16 Best Movies About Second World War

Last Updated on October 6, 2021 by

If you hear movies and World War II in the same sense, it is probably exclusively war movies and the drama of the Holocaust that you will think about. And movies like these will be on the list but it also covers other genres such as thriller, melodrama, comedy … and musical. In this post, we list 16 of the best movies about the second world war. Some of the movies were made shortly after World War 2, others were made long after but have tried to make them so that it appears as if they were filmed during this time.

1. Das Boot (1981)

The classic “Das Boot” is about the German submarine fleet in 1942 when the Second World War hit the depths of the Atlantic. They are given the mission to attack a British convoy, however, their submarine is subjected to counter-attack and soon they are in a wrecked submarine which is slowly sinking to the bottom. A very exciting and well-made film that feels naturalistic in its way of portraying U-96 and its crew.

2. Saving Private Ryan (1998)

The film has really succeeded in capturing the nasty realism of the Second World War in a remarkably good way. The story, despite its three hours, does not feel annoyingly long, the effects are fantastic (not least the opening scene) and likewise the actors’ efforts.

3. The Bridge on the River Kwai (1957)

David Lean’s war drama forces British prisoners of war to build a railway bridge in Japanese-occupied Burma, while a group of Allied commandos is tasked with blowing it up. It is a fantastic film production that won the audience’s hearts and was awarded seven Oscars, including the one for best film.

4. Schindler’s List (1993)

A time document and piece of film history with both heart and brain. Many of the worst moments feel almost documentary, and the black and white photo reinforces the realism and feeling that the film was filmed on-site during the war. Ralph Fiennes makes a great performance as Amon Goeth, as well as impresses Liam Neeson and Ben Kingsley. The film was in gold for a long time, but Spielberg was beaten by a certain Tarantino…

5. The Sound of Music (1965)

This ultimate musical with Julie Andrews as the nun Maria and Christopher Plummer as Captain Trapp is a favorite for several generations. Some song numbers are a bit squishy but it’s hard not to be charmed by the classic songs and the beautiful love story that has a dark foundation. The threat from the Nazis is constantly present in 1930s Austria and is a great contrast to the sugary history and the colossally beautiful environments.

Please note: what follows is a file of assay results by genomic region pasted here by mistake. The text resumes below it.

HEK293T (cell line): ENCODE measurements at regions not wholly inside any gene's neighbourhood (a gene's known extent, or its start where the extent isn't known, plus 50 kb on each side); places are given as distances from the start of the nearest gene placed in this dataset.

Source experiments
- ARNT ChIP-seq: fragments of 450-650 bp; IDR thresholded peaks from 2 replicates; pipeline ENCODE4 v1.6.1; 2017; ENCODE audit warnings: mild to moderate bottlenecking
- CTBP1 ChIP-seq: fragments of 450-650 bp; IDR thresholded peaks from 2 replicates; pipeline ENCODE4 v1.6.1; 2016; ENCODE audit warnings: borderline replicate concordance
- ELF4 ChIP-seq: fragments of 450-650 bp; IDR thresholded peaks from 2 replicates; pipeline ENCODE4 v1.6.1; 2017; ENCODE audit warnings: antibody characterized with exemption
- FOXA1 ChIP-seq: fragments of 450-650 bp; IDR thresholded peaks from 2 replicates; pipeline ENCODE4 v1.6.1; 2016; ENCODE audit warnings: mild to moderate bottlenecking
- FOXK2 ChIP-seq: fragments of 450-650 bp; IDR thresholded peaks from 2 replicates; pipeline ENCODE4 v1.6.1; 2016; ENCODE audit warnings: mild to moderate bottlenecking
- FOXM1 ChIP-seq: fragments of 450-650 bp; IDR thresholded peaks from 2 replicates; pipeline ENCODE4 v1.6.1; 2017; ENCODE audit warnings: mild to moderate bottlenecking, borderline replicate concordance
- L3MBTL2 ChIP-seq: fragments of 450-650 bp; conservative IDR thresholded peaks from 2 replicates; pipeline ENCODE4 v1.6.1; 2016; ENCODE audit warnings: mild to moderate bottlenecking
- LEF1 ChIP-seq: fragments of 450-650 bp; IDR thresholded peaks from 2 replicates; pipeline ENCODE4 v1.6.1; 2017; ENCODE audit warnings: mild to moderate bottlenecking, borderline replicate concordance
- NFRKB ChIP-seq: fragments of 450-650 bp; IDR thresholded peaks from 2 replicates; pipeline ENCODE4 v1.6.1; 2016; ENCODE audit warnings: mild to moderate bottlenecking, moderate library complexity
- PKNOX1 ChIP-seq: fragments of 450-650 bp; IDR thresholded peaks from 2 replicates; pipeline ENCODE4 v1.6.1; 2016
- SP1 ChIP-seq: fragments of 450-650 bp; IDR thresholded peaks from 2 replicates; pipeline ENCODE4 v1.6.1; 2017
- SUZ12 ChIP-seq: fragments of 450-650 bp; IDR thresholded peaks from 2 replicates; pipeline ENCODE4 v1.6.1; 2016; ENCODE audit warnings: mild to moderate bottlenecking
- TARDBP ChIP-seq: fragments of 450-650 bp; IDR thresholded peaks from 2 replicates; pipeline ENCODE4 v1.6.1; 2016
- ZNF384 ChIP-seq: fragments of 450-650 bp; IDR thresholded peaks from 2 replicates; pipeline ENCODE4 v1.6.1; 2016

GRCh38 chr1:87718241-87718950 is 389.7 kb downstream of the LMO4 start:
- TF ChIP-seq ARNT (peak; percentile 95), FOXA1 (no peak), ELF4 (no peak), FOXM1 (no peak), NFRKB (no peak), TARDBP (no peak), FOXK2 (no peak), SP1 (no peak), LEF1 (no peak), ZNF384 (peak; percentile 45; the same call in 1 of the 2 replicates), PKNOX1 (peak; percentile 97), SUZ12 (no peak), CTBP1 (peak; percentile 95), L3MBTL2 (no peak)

6. Where Eagles Dare (1968)

Clint Eastwood and Richard Burton play the lead roles in this exciting classic about seven English soldiers landing in the German Alps to rescue an officer who is imprisoned in Hitler’s inaccessible eagle nest. An incredibly entertaining and unpredictable movie that still holds the mark.

7. The Pianist (2002)

With a genuine feeling, one is skilfully thrown into this time of cruelty and is completely imprisoned when the story of pianist Wladyslaw Szpilman is played. Adrien Brody does the role of his life for which he was justly awarded the Oscars and Roman Polanski (who himself was in the Holocaust) shows that he has mastered all kinds of genres. A low-key and unsentimental drama that hits the stomach hard and stays in the heart.

8. Letters from Iwo Jima (2006)

The film, which is about the battle at Iwo Jima between the US and Japan, is portrayed from the Japanese point of view. The “Flags of Our Fathers” he filmed the same year depicted the same war but through the eyes of the American soldiers. It is a masterful war epic that, like the “Band of Brothers” and “The Pacific” series, manages to show how terrible war is at the same time as it manages to enter only the skins of the soldiers.

9. Casablanca (1942)

“Casablanca” takes place and was made in the middle of the Second World War when it was not at all certain how the war would end. Stylistically beautiful, grand romance with Ingrid Bergman and Humphrey Bogart and exciting about the fight against Nazism.

10. Inglourious Basterds (2009)

This is one of Quentin Tarantino’s absolute best films, it has some of the best scenes in film history (like the opening scene and the cinema scene towards the end …) and it’s just as cynical and fun as it should be when dealing with something as awful as war and Nazi.

11. Downfall (2004)

This is a fantastic movie about Hitler’s last days in the bunker. Bruno Ganz’s portrait of Adolf Hitler touches.

12. Life Is Beautiful (1997)

This is the story of a father and his son and the adventure the father tries to convince the son that the concentration camp is. An absolutely incredible film that was awarded several Oscars in 1999, including for best foreign films.

13. The Boy in the Striped Pajamas (2008)

This is a creepy movie about a boy’s life in connection with a concentration camp and another boy’s life in it. The naivety that characterizes the film makes it extra gripping.

14. Sophie’s Choice (1982)

This is also an insanely unpleasant movie, in which Sophie is forced into an election no man should be subjected to.

15. Swing Kids (1993)

This is a film about German youth who defies the system and continues to listen to American music. Good mix of the easy and the horrible.

16. The English Patient (1996)

This movie takes place at the end of World War II when a nurse is caring for a severely burned patient. The film also contains flashbacks to the war and patient experiences in Northern Africa.